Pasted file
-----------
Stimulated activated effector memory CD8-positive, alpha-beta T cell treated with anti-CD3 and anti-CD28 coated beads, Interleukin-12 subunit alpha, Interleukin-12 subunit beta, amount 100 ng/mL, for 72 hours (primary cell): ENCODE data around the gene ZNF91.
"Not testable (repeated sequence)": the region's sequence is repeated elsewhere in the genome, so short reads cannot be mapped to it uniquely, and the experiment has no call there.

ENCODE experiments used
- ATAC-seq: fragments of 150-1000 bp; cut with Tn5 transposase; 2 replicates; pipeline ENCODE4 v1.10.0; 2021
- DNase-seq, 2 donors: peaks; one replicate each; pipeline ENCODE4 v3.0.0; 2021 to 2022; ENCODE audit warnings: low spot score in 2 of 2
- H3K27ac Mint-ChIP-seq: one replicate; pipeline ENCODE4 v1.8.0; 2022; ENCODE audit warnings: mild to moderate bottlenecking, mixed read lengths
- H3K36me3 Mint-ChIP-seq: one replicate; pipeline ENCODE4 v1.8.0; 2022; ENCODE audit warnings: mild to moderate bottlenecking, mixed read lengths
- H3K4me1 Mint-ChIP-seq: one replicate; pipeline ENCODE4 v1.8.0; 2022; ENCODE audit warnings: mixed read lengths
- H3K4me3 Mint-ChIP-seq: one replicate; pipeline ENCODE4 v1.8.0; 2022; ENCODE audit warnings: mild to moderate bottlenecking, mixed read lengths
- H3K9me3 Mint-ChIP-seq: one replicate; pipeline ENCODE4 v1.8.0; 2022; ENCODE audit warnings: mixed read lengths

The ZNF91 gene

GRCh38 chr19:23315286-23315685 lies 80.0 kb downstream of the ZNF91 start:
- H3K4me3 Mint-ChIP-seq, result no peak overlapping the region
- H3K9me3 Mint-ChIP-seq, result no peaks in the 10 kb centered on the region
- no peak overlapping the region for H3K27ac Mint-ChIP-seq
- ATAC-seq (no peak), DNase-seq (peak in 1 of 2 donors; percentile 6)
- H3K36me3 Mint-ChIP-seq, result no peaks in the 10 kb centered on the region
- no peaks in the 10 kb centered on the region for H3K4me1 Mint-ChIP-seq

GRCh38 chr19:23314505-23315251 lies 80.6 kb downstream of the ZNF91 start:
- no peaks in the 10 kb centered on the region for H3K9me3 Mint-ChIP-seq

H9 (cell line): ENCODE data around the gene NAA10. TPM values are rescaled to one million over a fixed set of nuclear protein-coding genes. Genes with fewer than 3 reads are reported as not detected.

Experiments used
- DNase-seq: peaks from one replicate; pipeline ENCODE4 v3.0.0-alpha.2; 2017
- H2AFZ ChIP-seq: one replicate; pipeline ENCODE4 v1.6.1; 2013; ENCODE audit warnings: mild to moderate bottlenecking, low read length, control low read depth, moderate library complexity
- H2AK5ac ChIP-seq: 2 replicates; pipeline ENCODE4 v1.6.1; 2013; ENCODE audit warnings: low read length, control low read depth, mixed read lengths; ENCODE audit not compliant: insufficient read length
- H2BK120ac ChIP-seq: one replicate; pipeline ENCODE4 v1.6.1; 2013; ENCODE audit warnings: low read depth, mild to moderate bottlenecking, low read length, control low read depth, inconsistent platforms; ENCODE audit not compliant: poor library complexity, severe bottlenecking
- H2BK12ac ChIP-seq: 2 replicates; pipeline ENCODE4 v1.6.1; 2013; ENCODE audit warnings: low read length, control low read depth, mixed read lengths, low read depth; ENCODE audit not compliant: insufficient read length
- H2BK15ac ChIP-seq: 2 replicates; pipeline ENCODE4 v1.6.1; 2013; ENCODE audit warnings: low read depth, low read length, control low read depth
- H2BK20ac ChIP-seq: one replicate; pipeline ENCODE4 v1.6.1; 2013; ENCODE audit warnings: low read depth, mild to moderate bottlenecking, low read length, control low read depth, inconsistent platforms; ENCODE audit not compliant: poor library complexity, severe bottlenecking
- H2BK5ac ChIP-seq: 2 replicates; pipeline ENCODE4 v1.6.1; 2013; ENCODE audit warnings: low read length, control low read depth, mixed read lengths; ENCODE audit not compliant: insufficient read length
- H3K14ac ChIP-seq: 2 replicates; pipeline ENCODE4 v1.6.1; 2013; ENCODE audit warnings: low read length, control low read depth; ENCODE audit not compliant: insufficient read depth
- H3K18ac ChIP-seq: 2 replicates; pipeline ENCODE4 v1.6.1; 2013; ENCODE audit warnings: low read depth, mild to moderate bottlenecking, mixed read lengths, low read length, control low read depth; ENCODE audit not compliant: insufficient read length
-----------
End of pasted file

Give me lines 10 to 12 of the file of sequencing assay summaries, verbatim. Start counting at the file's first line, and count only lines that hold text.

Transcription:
- H3K9me3 Mint-ChIP-seq: one replicate; pipeline ENCODE4 v1.8.0; 2022; ENCODE audit warnings: mixed read lengths

The ZNF91 gene

GRCh38 chr19:23315286-23315685 lies 80.0 kb downstream of the ZNF91 start: